Concentrations of 8-Gly carb that inhibited NO production in primary rat peritoneal macrophages did not have cytotoxic or antimetabolic effects, as measured by the LDH and live cell MTT assays, respectively. Previously, it has been reported that naturally occurring carbolines inhibit LPS-induced NO production in macrophages and other cell types by blocking NF-κB activation (Lee et al., 2000; Yoon et al., 2005) or by inhibiting p38 and Erk1/2 MAP kinase activation (Ji, 2004). By contrast, 8-Gly carb does not alter TNFα activation of Erk1/2 or p38 MAP kinases, additionally distinguishing this 6-chloro-8-(glycinyl)-amino-β-carboline from other β-carboline derivatives.
Our observation that 8-Gly carb inhibited both constitutive and inducible NO macrophage production suggested a potential mechanism involving NOS inhibition. However, the inhibitory effects of 8-Gly carb on NO production were additive with those of L-NAME, which generates a competitive enzymatic inhibitor of NOS following 24-hour macrophage incubation. 8-Gly carb is 3-fold more potent at inhibiting constitutive NO production than inducible NO production in macrophages stimulated by LPS (Figs. 3 and 4). Further studies are needed to determine if 8-Gly carb acts as a noncompetitive inhibitor of these NOS isozymes, but the likelihood of this possibility is reduced by this latter observation.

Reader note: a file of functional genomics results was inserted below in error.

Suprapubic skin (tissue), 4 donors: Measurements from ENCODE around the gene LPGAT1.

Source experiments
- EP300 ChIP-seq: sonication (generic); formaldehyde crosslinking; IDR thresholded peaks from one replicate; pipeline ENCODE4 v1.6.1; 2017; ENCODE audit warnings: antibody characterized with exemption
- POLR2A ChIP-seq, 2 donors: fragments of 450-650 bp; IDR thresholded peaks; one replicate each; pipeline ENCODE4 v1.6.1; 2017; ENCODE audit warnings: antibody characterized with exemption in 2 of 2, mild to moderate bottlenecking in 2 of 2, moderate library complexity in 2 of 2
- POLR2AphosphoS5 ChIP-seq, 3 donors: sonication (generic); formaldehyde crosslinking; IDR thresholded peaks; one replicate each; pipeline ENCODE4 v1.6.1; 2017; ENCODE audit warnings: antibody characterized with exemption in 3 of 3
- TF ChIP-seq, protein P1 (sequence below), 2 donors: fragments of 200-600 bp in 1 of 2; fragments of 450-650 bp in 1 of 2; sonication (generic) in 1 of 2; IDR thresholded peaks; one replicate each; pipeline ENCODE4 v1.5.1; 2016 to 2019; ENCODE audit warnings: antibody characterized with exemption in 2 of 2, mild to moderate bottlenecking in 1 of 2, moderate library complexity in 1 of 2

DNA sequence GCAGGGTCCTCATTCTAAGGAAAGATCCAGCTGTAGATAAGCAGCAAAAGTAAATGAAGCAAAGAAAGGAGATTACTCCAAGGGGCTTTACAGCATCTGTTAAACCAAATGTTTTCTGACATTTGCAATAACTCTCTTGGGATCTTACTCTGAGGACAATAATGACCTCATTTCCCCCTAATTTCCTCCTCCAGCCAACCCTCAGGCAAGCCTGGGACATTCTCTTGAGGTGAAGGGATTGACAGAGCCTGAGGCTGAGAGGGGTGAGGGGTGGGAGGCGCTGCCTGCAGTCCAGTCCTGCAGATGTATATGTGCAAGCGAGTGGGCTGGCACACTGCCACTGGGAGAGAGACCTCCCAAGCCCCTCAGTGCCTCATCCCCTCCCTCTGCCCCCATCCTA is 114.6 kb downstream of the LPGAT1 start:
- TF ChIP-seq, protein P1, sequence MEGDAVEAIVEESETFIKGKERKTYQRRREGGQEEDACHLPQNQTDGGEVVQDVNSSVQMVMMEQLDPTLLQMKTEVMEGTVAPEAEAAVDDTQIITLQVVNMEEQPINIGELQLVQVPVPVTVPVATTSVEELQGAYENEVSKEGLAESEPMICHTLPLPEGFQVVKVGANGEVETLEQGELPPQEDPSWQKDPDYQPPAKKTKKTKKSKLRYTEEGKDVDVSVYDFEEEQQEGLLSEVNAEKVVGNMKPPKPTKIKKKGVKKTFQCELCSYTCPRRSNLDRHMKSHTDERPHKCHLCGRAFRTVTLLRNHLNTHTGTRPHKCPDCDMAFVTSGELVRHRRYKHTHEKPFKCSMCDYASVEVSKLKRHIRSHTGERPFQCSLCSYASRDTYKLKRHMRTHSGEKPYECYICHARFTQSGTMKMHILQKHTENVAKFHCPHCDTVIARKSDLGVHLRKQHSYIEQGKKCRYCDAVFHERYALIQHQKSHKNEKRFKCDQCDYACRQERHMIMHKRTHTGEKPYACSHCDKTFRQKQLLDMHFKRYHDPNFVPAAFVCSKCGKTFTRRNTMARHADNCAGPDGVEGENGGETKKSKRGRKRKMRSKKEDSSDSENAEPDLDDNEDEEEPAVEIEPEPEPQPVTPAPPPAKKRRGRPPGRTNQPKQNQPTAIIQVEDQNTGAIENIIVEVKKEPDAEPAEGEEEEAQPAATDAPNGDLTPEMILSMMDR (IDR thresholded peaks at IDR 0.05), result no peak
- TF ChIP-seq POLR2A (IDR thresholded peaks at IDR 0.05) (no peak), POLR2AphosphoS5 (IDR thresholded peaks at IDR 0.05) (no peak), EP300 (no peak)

It was unexpected that 8-Gly carb inhibited NO production in rat peritoneal macrophages at concentrations that negligibly affected NF-κB activation and cytokine expression. While other carbolines have been reported to inhibit NO production in macrophages (Lee et al., 2000; Yoon et al., 2005) and other cell types (Newton et al., 2007; Shen et al., 2011; Wong et al., 2011), this biologic activity has typically been associated with suppressed NF-κB activity (Lee et al., 2000; Yoon et al., 2005; Wen et al., 2006; Newton et al., 2007; Shen et al., 2011; Oh et al., 2013) and reduced expression of cytokines and other inflammatory genes transcriptionally regulated by NF-κB (Newton et al., 2007; Oh et al., 2013). A recent screen of 50 functionalized tetrahydro-β-carboline derivatives (Shen et al., 2011) reported that the most potent carboline derivative had IC50 values for inhibition of NF-κB activity and NO production of 4.8 and 2.8 µM, respectively. In comparison, the IC50 value of 8-Gly carb for inhibition of NO production (∼7 µM) is similar, but the IC50 value of 8-Gly carb for inhibition of NF-κB activity would exceed 100 µM. Collectively, these data argue that 8-Gly carb has a unique pharmacologic profile relative to other carbolines.